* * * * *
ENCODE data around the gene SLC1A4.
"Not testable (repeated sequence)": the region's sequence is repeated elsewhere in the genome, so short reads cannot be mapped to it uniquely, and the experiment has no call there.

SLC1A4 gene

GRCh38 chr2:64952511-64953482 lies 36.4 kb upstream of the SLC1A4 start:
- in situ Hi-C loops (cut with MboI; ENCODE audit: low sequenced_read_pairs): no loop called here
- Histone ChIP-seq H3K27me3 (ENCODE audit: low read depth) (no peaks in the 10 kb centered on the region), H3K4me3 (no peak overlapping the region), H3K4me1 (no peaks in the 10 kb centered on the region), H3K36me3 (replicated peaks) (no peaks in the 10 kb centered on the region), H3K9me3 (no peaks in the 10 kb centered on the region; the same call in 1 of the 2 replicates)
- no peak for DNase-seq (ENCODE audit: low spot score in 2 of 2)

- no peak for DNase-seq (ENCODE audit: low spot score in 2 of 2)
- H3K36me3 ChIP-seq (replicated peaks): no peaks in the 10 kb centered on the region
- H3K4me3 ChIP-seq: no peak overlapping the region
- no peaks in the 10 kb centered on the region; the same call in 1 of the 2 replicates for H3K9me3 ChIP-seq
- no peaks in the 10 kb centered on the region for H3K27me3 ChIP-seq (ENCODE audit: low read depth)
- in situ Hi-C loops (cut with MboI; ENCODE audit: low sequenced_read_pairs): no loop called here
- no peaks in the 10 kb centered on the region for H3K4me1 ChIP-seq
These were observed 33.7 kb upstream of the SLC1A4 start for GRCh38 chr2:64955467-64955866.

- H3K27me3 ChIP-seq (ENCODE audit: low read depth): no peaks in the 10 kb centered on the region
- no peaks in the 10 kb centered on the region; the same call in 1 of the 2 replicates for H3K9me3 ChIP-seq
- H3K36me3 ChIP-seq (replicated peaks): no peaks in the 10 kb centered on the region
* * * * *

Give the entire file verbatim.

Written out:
ENCODE data around the gene SLC1A4.
"Not testable (repeated sequence)": the region's sequence is repeated elsewhere in the genome, so short reads cannot be mapped to it uniquely, and the experiment has no call there.

SLC1A4 gene

GRCh38 chr2:64952511-64953482 lies 36.4 kb upstream of the SLC1A4 start:
- in situ Hi-C loops (cut with MboI; ENCODE audit: low sequenced_read_pairs): no loop called here
- Histone ChIP-seq H3K27me3 (ENCODE audit: low read depth) (no peaks in the 10 kb centered on the region), H3K4me3 (no peak overlapping the region), H3K4me1 (no peaks in the 10 kb centered on the region), H3K36me3 (replicated peaks) (no peaks in the 10 kb centered on the region), H3K9me3 (no peaks in the 10 kb centered on the region; the same call in 1 of the 2 replicates)
- no peak for DNase-seq (ENCODE audit: low spot score in 2 of 2)

- no peak for DNase-seq (ENCODE audit: low spot score in 2 of 2)
- H3K36me3 ChIP-seq (replicated peaks): no peaks in the 10 kb centered on the region
- H3K4me3 ChIP-seq: no peak overlapping the region
- no peaks in the 10 kb centered on the region; the same call in 1 of the 2 replicates for H3K9me3 ChIP-seq
- no peaks in the 10 kb centered on the region for H3K27me3 ChIP-seq (ENCODE audit: low read depth)
- in situ Hi-C loops (cut with MboI; ENCODE audit: low sequenced_read_pairs): no loop called here
- no peaks in the 10 kb centered on the region for H3K4me1 ChIP-seq
These were observed 33.7 kb upstream of the SLC1A4 start for GRCh38 chr2:64955467-64955866.

- H3K27me3 ChIP-seq (ENCODE audit: low read depth): no peaks in the 10 kb centered on the region
- no peaks in the 10 kb centered on the region; the same call in 1 of the 2 replicates for H3K9me3 ChIP-seq
- H3K36me3 ChIP-seq (replicated peaks): no peaks in the 10 kb centered on the region